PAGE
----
NAIF is keenly aware of its responsibility as a steward of public resources to be as transparent as reasonably practicable.
NAIF’s disposition is to publish information where doing so does not compromise the interests of the Commonwealth or risk breaching NAIF’s legislated obligation to have regard to industry best practice. This obligation, includes the obligation to protect commercially sensitive information, and arises from an understanding that the Commonwealth’s own interests (including the protection of its reputation) are best served by the protection of confidential information. Confidentiality helps avoid disclosures that might deter proponents, or that might lead private financiers to conclude they can lessen their exposure to a project, in turn increasing demands on the public purse or lessening the achievement of NAIF’s objectives.
NAIF’s current confidentiality protocol which it applies in the public interest, is maintained across all projects. NAIF can release certain information, when releasing the information is agreed between the proponent and NAIF.
NAIF is required to publish on its website, within 30 business days of an Investment Decision being made, certain information regarding all transactions, subject to commercial confidentiality (refer to Figure 7). During the reporting period NAIF published this information in line with legislative requirements.
Anti-Money Laundering/Counter Terrorism Financing (AML/CTF)
NAIF is required to have an AML/CTF program in place which, amongst other things, aims to identify and manage money laundering and terrorism financing risks.
NAIF has enrolled with the Australian Transaction Reports and Analysis Centre (AUSTRAC) and developed a comprehensive AML/CTF program. The AML/CTF program includes a framework for reporting suspicious matters to AUSTRAC together with comprehensive ‘know your customer’ procedures and ongoing customer due diligence and transaction monitoring procedures.
NAIF manages its compliance obligations through its Compliance Plan. No issues were identified in relation to non compliance with relevant legislative, regulatory or policy obligations during the reporting period.
All incidents in FY18-19, recorded in the NAIF Incident Register, in accordance with NAIF’s Incident Management Policy were satisfactorily addressed with no systemic issues identified. The current Incident Reporting Policy is available on NAIF website.
Quarterly Risk Management and Compliance Report
NAIF’s quarterly Risk Management and Compliance Report (RMAC Report) provides ongoing monitoring and reporting of NAIF’s Key Enterprise Risks (KERs). It includes an analysis of the residual risk rating, appetite result, tolerance measures and control effectiveness for each KER including any proposed changes from the previous quarter.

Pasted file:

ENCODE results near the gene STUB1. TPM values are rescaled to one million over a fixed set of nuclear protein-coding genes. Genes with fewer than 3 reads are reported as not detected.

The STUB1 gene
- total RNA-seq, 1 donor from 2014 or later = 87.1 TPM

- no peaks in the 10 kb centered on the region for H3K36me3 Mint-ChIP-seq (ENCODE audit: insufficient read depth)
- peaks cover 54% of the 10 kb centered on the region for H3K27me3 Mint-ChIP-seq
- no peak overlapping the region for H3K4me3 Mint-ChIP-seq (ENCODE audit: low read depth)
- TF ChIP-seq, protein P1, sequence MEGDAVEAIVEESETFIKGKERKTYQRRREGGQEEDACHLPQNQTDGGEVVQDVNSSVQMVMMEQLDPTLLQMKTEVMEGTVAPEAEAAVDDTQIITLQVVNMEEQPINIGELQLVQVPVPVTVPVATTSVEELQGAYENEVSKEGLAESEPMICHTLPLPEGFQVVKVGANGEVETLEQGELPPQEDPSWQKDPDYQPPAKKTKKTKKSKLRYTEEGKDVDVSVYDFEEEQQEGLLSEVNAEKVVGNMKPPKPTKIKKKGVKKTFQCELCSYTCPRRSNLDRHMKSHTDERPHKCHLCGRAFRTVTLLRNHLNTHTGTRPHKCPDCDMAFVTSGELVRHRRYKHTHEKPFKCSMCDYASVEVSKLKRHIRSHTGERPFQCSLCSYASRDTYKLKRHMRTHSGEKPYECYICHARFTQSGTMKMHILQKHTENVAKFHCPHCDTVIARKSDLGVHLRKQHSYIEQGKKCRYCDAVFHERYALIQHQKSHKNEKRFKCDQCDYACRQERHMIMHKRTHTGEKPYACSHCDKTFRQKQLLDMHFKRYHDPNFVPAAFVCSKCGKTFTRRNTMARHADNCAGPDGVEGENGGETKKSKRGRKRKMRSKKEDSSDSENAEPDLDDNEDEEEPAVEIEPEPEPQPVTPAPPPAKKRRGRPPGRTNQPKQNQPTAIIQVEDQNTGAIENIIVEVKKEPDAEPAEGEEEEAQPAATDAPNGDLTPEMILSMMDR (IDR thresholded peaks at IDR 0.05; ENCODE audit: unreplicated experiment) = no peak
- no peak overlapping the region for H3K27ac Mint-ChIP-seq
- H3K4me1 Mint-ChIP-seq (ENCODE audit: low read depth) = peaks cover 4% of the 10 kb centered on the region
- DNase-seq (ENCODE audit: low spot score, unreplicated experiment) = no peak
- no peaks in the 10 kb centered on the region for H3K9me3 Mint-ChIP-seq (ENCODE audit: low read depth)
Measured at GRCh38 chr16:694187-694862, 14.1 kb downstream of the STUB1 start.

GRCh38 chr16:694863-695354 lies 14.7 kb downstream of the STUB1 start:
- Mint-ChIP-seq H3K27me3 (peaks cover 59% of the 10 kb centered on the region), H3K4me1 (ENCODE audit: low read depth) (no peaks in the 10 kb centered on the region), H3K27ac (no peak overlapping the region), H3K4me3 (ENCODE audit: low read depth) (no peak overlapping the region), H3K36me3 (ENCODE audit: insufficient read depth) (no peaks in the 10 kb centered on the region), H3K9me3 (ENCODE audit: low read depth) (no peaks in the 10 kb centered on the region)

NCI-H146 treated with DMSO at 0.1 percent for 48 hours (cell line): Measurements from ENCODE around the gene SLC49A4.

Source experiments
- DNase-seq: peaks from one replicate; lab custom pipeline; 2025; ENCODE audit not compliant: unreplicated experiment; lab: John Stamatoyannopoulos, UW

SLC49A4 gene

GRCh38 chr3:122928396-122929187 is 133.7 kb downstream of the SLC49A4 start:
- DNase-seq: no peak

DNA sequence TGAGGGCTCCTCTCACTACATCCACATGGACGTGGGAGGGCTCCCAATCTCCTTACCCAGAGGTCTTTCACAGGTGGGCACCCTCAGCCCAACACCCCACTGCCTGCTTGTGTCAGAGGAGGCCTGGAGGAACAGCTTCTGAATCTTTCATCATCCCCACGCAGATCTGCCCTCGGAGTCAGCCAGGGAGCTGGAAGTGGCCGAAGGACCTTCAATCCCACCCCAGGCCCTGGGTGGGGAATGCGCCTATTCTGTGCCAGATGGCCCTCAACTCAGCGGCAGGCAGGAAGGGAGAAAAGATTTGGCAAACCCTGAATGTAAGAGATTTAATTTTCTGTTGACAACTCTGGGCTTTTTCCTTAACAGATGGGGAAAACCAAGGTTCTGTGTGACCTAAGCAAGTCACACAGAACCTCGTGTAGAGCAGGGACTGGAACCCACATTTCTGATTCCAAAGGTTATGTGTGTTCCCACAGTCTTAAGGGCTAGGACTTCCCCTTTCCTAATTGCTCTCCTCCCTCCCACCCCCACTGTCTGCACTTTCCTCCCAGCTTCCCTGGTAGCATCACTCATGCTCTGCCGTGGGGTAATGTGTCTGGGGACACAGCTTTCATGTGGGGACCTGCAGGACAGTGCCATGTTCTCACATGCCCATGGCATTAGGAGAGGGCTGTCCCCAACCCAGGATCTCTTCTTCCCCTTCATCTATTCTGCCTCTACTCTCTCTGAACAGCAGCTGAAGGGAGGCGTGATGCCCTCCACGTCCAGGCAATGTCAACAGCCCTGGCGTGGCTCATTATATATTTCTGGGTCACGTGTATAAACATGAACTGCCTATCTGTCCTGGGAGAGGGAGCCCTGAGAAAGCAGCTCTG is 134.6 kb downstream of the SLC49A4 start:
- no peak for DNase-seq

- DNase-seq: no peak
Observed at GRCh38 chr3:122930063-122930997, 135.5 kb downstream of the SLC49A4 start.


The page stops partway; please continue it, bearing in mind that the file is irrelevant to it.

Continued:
Commentary is included for each KER highlighting relevant activity over the current quarter and whether or not this activity has impacted the residual risk rating. Should a KER be assessed as outside appetite, for example due to control failures and/or tolerance breaches, an action plan to address deficiencies is developed and monitored by the risk owner.
BARC endorsed the RMAC Reports for Board approval for each quarter of FY18-19.
All new NAIF Directors and staff during the FY18-19 period underwent an induction program, which included guidance around their obligations under the NAIF Act, Investment Mandate, PGPA Act and NAIF’s governance framework. This induction program is regularly reviewed and updated.
Annual Compliance Training
NAIF employees are required to complete annual online compliance training which is complemented by tailored face to face training. In FY18-19 NAIF achieved 100 percent compliance with completion of the required online training sessions.
McGrathNichol is NAIF’s internal auditor. The internal auditor is over half way through a two year Strategic Internal Audit Plan which has been developed by the Board on the advice of the BARC. In formulating that plan, the key drivers were: NAIF’s core business, key organisational risks, priorities established by NAIF’s BARC and executive and NAIF’s business environment.
External Financial Audit
The ANAO, NAIF’s external auditor, confirmed that NAIF’s FY18-19 Financial Statements are compliant with Australian Accounting Standards and the PGPA Rule 2015 and issued an unmodified audit opinion. The field work associated with the FY18-19 Financial Statement audit was outsourced by ANAO to KPMG.
- NAIF Act sections 9,11,12,15,16. ↩
- NAIF Act section 9(4). ↩
- NAIF Investment Mandate Direction 2018, section 17(1). ↩
- Prior to developing NAIF specific policies, NAIF had adopted and complied with Export Finance Australia’s policies. ↩